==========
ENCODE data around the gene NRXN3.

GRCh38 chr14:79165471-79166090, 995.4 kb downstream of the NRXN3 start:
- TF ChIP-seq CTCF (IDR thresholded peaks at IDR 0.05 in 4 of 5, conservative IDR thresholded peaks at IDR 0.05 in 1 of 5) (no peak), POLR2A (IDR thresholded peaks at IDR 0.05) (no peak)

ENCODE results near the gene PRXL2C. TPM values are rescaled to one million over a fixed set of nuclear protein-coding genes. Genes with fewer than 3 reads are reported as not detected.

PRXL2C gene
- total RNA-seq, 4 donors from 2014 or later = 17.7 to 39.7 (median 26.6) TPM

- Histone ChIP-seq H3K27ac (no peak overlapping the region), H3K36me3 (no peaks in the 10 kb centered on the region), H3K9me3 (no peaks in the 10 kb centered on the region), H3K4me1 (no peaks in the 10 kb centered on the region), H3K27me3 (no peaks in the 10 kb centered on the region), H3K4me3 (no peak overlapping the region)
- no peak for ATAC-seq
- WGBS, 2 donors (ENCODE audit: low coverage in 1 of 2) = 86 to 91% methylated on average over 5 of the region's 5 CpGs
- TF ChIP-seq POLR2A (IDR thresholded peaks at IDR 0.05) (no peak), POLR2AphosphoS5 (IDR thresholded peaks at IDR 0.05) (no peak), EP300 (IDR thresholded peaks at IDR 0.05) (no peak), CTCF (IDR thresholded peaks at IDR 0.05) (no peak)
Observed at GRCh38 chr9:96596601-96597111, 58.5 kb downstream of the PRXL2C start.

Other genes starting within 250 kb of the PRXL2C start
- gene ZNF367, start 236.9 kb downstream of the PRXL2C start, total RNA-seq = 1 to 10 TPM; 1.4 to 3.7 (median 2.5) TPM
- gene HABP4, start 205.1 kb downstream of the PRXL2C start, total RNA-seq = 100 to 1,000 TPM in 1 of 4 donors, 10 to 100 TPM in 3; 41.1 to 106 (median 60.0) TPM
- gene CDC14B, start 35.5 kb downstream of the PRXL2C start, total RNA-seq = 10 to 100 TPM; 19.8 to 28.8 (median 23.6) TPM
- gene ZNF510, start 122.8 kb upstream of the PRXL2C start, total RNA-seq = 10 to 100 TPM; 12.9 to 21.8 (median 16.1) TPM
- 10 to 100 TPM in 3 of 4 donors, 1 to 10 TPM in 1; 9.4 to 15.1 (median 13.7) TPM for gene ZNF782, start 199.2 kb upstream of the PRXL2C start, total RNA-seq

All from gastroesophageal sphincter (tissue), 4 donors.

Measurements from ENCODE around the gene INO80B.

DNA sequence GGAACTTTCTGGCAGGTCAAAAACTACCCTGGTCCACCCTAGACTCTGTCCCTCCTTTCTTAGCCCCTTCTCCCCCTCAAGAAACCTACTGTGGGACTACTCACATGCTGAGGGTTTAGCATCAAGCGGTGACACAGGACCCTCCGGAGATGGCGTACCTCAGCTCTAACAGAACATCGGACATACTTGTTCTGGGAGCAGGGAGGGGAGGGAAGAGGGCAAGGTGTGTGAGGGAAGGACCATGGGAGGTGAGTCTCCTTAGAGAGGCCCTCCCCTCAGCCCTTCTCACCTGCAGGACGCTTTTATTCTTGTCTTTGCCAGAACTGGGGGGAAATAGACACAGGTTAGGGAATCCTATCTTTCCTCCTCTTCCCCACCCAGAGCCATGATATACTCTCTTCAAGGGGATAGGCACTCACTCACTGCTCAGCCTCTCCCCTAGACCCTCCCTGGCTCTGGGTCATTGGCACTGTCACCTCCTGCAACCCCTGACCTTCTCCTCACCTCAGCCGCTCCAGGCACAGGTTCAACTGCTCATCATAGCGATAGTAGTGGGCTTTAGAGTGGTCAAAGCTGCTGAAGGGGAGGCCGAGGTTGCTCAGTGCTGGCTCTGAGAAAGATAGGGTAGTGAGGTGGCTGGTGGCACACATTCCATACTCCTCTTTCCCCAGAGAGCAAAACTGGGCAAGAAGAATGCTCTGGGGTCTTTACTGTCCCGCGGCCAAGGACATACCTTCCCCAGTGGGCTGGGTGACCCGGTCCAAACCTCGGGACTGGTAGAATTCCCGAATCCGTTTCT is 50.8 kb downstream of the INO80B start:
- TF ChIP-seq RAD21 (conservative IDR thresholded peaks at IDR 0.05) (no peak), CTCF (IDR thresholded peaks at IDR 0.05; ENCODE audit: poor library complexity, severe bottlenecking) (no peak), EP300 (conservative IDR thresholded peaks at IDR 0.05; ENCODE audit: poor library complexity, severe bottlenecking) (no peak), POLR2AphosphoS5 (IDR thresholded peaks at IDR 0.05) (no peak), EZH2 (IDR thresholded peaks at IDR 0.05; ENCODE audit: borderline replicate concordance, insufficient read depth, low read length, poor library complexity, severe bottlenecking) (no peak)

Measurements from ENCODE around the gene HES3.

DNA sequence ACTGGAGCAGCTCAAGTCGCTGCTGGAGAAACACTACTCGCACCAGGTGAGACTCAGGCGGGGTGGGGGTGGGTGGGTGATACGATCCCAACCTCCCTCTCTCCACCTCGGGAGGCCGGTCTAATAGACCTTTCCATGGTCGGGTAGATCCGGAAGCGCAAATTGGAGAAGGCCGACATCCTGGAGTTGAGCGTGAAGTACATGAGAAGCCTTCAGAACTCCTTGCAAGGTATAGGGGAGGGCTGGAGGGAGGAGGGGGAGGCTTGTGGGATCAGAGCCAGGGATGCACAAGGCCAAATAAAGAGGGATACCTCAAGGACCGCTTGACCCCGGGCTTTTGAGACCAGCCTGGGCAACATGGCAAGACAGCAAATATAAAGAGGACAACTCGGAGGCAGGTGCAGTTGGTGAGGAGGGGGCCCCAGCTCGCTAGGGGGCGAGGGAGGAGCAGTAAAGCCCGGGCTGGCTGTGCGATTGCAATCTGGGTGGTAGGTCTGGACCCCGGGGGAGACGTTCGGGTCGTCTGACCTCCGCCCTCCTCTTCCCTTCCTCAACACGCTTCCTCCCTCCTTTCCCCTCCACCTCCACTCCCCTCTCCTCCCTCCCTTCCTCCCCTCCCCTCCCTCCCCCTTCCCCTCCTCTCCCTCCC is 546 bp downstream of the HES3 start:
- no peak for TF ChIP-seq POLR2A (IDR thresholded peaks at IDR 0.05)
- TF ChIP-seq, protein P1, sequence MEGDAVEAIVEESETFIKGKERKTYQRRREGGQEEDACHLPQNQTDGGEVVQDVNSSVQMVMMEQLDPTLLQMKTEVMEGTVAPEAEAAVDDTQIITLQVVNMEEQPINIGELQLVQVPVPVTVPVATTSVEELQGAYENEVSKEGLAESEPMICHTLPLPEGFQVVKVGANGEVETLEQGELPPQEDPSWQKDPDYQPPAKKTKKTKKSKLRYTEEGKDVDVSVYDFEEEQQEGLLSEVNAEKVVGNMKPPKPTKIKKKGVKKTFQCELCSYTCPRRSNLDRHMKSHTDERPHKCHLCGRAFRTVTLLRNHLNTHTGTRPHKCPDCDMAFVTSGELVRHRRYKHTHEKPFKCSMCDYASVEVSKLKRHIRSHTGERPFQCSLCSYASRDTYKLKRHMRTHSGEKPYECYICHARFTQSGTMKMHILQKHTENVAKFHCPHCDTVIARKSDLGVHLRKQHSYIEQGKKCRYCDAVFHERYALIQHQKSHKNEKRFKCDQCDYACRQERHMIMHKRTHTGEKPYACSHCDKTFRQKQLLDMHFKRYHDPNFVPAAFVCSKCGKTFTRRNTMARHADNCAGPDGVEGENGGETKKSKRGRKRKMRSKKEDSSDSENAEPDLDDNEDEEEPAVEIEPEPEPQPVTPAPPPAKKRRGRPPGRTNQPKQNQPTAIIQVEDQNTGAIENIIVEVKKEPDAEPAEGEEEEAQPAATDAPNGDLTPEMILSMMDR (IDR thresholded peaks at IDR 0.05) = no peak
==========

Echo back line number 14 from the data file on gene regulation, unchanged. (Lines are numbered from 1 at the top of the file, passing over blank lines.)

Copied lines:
- gene HABP4, start 205.1 kb downstream of the PRXL2C start, total RNA-seq = 100 to 1,000 TPM in 1 of 4 donors, 10 to 100 TPM in 3; 41.1 to 106 (median 60.0) TPM